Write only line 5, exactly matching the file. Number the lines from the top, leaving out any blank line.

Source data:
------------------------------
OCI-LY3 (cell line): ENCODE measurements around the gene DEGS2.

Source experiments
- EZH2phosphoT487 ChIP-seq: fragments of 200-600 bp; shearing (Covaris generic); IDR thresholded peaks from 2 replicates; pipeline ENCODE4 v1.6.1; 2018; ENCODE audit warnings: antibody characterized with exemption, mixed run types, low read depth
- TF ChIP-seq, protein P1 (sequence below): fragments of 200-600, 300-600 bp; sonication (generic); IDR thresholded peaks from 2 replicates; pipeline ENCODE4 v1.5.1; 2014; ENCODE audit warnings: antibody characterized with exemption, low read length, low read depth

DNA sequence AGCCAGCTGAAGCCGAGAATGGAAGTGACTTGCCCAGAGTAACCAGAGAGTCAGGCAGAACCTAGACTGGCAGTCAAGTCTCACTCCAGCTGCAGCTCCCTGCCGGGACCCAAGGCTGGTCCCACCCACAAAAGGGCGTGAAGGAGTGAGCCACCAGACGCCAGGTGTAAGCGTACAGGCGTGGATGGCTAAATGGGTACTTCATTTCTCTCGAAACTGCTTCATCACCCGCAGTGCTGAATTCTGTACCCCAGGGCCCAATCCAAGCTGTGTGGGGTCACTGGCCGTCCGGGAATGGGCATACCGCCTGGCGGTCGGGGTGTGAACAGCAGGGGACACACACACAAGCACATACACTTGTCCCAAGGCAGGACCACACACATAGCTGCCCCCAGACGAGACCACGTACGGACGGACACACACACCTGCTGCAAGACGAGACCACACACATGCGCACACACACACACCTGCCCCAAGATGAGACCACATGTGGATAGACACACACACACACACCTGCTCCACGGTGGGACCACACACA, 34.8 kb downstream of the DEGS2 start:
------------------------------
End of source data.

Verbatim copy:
DNA sequence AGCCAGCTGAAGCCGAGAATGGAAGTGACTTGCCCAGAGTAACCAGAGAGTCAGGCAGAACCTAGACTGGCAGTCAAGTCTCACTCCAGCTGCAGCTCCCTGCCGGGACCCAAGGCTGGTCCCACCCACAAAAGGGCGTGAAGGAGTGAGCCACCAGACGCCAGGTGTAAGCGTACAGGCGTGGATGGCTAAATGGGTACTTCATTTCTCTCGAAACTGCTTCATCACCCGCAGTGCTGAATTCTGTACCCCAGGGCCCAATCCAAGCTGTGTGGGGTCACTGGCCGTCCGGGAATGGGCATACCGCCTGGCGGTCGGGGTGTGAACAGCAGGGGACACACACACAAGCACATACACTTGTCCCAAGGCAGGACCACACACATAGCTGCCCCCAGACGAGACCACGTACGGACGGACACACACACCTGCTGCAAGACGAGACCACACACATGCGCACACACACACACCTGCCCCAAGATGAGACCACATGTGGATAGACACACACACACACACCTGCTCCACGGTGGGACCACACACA, 34.8 kb downstream of the DEGS2 start: